The upper and lower manuals and pedalboard are accessible via their own MIDI channels as on the previous version, and keyboard splits can be set up, providing 'zoning' of the sounds of both manuals and the pedalboard from one MIDI channel if desired. Keysplits can be assigned directly from the Manual view by holding down the right mouse button (the Control key on a Mac) and clicking on an upper manual key, and then making your choice from the resultant drop-down menu.
The manuals and pedalboard can also be independently transposed by ±1 octave by a similar click-and-right-mouse-button (or Control button on the Mac) manoeuvre. Keysplits and transposition settings are global to B4 II — in other words, they're not storable on a per-preset basis.
The Organ view (above) is where many of B4 II's new features are to be found, and is divided into four sections. The lower section duplicates the drawbars and performance controls of the Manual view, but displays them larger, for which my aging eyes are truly thankful. The upper section is split into three panels: Organ/Pedal bass, Tube Amplifier and Cabinets/Microphones. The Organ section provides control over Key Click amount, fully variable response to keyboard velocity and Leakage amount. Leakage is a characteristic of older Hammonds, where the crosstalk 'whine' between the tonewheel outputs can be heard, varying in timbre according to which drawbars are in use, and which notes are playing. When applied carefully, this can add a great deal of realism.
The bass pedals now have a String/Organ option, with a Sustain (release time) amount. When in String mode, notes decay to silence like a string bass when pedals are released. When in Organ mode, increasing the Sustain parameter acts like a 'hold' feature — the notes are held at full level according to the Sustain time amount — which is very useful for keeping the bass notes flowing if you're not too nimble on the pedals. Rather cunningly, this hold/decay works monophonically (although the pedals still play polyphonically), in that new notes curtail the previous decaying/held note to avoid unpleasant bass-note 'smudging'.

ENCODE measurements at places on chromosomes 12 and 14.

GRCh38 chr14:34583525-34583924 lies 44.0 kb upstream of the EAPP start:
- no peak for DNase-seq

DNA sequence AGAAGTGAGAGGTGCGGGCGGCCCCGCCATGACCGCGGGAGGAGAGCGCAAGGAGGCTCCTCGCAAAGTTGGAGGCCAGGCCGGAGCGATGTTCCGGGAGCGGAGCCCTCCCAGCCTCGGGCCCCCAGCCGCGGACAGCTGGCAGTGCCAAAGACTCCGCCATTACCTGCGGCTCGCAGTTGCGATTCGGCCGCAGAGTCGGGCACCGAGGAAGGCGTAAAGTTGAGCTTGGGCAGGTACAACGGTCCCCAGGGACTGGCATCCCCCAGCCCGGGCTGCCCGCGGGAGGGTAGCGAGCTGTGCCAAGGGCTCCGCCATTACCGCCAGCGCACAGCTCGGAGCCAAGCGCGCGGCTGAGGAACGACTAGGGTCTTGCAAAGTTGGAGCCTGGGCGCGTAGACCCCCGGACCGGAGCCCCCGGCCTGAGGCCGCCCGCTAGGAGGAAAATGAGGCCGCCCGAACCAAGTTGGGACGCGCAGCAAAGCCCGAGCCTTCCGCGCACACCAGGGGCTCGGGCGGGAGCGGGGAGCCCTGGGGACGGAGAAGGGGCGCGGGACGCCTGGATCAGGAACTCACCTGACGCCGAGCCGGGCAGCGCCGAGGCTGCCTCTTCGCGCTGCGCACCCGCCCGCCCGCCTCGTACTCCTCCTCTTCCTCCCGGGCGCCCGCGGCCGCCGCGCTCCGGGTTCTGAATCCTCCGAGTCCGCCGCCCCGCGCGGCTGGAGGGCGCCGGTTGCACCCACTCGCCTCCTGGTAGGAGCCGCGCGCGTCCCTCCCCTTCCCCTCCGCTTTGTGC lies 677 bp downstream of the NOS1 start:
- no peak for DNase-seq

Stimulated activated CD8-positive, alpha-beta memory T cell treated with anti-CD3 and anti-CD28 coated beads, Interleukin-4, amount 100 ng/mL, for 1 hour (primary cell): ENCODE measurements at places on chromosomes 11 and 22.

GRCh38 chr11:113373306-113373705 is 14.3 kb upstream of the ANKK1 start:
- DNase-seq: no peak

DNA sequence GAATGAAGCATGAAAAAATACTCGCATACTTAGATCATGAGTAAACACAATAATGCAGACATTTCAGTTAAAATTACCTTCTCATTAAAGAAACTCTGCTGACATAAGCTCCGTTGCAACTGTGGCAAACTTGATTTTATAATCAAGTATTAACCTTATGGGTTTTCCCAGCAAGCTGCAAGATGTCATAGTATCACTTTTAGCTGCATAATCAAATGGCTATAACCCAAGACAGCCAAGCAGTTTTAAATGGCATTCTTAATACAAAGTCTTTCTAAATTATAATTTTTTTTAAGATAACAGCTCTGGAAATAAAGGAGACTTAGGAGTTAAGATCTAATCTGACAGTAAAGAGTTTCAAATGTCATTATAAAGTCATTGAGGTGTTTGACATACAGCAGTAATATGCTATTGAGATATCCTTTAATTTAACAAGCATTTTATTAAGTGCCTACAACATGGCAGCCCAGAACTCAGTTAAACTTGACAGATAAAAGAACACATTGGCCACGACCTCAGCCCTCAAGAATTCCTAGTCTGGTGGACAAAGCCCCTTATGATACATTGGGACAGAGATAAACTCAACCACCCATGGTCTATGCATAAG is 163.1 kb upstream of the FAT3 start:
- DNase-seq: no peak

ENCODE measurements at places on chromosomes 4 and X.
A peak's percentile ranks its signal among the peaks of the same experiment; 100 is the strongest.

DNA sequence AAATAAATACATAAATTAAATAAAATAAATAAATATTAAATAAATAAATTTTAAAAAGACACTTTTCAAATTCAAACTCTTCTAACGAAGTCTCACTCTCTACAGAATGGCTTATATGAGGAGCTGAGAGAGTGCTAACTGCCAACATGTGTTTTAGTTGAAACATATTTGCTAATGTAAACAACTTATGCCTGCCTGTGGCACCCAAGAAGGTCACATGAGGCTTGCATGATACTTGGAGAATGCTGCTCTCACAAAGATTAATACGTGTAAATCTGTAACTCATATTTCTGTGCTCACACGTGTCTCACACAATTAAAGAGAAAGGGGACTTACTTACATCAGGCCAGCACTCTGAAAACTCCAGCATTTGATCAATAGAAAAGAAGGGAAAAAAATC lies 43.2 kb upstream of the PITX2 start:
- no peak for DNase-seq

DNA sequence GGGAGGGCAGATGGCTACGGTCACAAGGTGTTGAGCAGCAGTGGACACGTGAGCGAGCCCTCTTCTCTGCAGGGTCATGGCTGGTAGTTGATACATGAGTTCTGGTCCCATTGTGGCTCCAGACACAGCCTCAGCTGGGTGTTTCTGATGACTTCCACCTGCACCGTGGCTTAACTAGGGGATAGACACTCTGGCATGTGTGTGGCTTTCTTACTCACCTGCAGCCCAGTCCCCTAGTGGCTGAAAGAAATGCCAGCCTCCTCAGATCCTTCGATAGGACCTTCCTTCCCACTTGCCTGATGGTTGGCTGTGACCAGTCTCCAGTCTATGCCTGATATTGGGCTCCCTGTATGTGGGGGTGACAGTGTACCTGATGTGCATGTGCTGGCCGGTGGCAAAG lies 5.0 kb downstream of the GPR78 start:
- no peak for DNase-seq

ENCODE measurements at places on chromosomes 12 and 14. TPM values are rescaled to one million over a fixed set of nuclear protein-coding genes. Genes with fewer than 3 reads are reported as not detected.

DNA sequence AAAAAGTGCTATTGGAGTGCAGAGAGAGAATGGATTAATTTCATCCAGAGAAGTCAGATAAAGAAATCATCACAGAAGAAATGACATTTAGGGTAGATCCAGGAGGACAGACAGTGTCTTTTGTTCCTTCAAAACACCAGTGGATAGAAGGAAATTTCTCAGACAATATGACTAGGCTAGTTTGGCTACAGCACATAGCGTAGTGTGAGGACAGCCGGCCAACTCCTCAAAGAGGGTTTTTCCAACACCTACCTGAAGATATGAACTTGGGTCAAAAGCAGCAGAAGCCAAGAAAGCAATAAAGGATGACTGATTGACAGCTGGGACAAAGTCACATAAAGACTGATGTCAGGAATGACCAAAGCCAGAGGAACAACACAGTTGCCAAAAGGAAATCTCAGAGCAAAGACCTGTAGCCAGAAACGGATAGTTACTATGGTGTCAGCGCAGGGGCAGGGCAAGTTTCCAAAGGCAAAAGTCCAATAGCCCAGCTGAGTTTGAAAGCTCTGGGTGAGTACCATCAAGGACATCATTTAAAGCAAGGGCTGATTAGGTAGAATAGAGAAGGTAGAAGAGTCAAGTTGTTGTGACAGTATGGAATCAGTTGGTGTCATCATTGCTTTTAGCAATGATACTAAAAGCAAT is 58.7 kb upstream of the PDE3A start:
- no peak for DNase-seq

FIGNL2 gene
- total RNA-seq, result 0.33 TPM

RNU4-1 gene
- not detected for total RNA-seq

A couple of problems came up with B4 II during the review period. Under certain conditions, B4 II's CPU usage ran exceptionally high when using it alongside other plug-ins in Cakewalk's Sonar 5 (my sequencer of choice). When B4 II is the only instrument present, the CPU meter runs at around 12 percent. However, in one particular arrangement, which included two instances of Kontakt 2 and various effects plug-ins, B4 II gobbled up nearly 40 percent of the available CPU, causing it to max out. Replacing it with the original B4 reduced the CPU to normal levels.
B4 II's track audio meter (in Sonar) also displayed irrational (but inaudible) overloads of +18dB — but curiously only when it wasn't playing! Finally, in the stand-alone version, I noticed that moving the Drive knob fully anticlockwise sometimes caused audio to cut out completely.